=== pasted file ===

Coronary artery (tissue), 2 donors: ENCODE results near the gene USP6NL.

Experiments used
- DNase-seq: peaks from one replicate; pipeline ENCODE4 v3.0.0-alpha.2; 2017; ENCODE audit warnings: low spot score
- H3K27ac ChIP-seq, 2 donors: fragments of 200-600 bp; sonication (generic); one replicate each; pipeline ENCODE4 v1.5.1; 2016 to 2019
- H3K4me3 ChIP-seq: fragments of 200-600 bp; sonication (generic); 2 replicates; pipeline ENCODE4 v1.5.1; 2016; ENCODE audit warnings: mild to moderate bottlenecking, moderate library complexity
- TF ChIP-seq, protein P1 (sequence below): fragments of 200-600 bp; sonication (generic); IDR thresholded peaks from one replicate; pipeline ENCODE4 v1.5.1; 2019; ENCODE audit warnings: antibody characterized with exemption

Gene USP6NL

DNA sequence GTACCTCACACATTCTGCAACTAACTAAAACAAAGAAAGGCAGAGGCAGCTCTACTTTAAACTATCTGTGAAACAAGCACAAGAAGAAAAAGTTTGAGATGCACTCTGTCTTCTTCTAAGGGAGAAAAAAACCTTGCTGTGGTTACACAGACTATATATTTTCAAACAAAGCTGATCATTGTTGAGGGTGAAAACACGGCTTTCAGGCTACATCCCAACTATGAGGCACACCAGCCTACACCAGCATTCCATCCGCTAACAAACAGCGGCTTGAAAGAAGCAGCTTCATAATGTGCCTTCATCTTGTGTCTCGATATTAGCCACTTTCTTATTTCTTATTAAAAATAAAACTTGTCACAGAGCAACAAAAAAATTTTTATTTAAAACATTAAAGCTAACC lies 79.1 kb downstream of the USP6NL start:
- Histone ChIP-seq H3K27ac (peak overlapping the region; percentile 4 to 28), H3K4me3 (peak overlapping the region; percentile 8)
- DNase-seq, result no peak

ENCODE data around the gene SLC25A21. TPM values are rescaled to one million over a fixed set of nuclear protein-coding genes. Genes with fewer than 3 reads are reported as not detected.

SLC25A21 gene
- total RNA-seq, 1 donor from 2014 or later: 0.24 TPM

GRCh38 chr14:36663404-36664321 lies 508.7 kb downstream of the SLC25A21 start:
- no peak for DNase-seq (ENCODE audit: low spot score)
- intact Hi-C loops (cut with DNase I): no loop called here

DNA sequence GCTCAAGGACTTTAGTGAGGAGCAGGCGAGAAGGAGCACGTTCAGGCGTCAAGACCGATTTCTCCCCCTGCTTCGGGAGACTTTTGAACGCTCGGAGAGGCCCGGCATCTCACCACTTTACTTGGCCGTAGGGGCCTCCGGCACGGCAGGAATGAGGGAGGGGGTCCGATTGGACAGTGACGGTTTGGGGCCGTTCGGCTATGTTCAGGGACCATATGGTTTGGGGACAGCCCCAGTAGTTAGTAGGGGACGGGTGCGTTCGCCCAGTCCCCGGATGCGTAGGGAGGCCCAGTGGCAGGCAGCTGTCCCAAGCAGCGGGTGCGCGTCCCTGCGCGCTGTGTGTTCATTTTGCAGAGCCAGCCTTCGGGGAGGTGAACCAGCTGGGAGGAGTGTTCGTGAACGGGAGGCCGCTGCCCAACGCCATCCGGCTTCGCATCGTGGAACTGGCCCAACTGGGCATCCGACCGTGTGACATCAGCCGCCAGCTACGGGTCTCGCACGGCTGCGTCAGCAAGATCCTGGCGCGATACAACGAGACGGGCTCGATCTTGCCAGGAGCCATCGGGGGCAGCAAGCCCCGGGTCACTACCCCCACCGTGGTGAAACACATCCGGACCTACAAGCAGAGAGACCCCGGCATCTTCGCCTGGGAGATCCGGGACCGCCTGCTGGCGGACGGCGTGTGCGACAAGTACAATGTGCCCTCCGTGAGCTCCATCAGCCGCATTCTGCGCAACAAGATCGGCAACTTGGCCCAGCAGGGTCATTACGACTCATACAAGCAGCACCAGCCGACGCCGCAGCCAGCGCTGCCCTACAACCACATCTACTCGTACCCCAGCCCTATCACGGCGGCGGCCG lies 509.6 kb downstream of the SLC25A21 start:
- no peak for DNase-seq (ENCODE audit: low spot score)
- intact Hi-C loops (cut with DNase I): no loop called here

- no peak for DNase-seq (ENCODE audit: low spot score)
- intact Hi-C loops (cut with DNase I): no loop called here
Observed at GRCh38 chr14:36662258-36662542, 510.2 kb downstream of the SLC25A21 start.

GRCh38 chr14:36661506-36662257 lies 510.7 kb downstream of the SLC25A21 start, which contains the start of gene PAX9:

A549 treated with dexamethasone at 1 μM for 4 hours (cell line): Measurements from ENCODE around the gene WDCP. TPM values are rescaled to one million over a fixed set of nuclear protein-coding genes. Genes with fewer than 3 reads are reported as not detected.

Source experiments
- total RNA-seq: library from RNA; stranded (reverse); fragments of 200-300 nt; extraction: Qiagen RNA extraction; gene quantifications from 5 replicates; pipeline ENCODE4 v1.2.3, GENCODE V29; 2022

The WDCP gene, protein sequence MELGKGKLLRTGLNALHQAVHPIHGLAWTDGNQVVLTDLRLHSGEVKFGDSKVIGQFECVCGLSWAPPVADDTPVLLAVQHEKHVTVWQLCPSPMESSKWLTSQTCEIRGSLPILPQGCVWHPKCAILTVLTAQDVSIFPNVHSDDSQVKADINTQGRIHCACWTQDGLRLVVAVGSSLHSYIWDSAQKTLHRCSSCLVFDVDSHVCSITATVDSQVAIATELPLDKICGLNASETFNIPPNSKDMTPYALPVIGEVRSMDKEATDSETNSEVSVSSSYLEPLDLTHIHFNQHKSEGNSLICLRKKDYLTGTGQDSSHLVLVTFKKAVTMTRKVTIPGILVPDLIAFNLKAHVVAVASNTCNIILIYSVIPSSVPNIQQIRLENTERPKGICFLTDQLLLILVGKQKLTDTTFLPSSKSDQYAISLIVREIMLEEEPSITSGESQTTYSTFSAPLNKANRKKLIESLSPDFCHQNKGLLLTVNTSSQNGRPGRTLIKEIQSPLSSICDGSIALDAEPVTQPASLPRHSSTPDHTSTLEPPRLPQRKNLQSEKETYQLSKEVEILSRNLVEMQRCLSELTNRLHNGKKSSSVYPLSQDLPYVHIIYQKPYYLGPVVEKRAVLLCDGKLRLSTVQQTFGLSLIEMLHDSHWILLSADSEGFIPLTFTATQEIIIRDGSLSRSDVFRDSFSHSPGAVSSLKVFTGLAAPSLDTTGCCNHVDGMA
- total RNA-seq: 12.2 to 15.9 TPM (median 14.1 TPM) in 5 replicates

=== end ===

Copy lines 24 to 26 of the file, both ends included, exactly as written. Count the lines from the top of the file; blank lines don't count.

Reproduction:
A549 treated with dexamethasone at 1 μM for 4 hours (cell line): Measurements from ENCODE around the gene WDCP. TPM values are rescaled to one million over a fixed set of nuclear protein-coding genes. Genes with fewer than 3 reads are reported as not detected.

Source experiments
- total RNA-seq: library from RNA; stranded (reverse); fragments of 200-300 nt; extraction: Qiagen RNA extraction; gene quantifications from 5 replicates; pipeline ENCODE4 v1.2.3, GENCODE V29; 2022